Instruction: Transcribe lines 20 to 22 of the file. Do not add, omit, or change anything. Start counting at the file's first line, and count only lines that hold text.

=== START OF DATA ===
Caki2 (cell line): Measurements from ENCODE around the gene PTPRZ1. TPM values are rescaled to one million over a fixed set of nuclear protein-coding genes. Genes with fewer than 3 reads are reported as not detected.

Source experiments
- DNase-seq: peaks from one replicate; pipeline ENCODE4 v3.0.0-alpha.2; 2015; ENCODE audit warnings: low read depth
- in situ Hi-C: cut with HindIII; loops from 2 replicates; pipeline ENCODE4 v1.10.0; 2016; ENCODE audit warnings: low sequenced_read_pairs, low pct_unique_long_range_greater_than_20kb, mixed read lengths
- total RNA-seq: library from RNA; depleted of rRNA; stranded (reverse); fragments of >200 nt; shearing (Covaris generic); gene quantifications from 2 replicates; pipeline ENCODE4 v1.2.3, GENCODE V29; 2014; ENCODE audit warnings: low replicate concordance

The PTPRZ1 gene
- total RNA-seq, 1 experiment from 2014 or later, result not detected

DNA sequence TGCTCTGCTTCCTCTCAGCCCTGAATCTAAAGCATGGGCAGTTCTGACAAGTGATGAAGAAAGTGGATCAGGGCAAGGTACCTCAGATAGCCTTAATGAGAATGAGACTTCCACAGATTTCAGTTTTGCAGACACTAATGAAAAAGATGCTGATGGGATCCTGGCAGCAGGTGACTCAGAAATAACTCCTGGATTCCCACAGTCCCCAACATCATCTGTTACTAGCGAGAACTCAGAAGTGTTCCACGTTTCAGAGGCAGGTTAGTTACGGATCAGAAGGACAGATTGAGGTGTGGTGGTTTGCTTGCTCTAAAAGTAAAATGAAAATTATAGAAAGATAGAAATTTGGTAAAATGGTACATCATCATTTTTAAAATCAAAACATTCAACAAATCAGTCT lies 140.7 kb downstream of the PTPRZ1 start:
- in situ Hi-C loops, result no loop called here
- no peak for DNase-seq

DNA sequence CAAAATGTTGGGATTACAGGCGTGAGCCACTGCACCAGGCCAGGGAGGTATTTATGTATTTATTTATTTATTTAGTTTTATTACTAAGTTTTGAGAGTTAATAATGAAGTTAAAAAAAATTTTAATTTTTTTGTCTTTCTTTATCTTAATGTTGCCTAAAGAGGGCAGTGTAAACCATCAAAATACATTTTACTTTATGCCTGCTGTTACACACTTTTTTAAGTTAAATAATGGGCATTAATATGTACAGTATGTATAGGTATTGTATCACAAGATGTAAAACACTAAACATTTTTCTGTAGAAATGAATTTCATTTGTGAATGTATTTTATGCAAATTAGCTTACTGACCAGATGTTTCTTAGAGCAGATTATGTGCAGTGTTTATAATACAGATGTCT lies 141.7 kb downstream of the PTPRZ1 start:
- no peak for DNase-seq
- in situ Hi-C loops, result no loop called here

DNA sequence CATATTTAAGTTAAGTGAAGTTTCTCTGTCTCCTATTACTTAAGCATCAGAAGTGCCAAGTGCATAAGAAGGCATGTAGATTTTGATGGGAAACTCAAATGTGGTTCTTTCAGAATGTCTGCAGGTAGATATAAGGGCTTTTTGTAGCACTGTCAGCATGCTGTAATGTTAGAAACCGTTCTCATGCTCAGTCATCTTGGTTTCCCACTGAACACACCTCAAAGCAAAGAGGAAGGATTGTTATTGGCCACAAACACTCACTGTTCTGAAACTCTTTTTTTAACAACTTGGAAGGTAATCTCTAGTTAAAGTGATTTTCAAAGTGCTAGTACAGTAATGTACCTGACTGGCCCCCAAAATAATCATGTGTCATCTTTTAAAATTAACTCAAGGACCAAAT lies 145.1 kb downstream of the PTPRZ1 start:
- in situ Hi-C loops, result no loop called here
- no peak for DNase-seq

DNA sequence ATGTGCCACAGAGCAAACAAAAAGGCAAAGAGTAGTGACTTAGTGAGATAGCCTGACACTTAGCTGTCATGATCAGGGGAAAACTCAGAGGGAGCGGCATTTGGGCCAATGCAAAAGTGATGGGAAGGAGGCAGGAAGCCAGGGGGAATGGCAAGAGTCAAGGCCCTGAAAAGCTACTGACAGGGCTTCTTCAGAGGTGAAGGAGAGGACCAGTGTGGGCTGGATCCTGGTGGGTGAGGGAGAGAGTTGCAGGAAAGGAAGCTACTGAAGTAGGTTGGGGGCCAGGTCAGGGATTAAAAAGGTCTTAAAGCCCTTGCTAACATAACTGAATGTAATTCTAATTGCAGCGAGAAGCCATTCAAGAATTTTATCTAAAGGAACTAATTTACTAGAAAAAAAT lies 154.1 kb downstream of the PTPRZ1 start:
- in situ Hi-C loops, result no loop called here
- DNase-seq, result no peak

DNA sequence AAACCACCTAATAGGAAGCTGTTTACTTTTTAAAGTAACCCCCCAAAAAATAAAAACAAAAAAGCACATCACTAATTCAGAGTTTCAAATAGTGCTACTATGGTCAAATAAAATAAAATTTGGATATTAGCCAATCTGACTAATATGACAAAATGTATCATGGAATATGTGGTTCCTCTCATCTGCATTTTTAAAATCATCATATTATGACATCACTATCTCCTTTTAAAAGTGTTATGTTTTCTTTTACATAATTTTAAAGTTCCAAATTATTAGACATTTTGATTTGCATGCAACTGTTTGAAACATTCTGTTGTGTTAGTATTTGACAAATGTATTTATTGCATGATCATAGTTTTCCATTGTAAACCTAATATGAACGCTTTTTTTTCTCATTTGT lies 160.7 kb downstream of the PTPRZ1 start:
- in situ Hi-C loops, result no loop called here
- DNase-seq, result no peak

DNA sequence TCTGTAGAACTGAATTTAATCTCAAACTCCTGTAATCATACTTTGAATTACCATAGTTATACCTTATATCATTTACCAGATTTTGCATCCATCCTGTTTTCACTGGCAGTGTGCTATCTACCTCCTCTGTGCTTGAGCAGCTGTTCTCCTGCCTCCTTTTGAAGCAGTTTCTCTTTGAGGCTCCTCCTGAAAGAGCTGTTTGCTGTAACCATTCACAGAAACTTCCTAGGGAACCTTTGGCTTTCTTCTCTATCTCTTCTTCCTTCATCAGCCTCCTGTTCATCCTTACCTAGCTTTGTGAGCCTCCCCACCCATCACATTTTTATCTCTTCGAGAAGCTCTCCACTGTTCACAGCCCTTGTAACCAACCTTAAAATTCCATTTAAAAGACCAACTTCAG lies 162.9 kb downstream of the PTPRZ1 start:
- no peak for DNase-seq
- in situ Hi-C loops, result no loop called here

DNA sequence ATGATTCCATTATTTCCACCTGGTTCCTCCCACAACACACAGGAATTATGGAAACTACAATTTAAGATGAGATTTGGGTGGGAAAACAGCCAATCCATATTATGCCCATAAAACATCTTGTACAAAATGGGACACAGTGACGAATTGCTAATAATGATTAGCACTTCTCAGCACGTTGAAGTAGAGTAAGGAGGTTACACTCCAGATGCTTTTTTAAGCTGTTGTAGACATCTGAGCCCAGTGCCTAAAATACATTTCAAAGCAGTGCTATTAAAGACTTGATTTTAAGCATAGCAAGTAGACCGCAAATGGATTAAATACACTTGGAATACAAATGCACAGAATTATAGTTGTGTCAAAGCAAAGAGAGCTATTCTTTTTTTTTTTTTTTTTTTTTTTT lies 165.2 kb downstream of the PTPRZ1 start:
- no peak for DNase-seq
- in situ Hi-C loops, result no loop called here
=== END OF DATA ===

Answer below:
DNA sequence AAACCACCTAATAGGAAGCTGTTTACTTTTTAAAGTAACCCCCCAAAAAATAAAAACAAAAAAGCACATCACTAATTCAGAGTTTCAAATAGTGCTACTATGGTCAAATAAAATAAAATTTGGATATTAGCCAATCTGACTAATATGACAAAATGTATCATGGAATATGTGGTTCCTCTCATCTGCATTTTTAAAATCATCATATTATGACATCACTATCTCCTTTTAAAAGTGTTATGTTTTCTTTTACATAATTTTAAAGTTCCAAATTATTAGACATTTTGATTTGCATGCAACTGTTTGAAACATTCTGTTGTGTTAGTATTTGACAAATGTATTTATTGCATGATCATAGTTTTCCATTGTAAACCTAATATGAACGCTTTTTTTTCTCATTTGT lies 160.7 kb downstream of the PTPRZ1 start:
- in situ Hi-C loops, result no loop called here
- DNase-seq, result no peak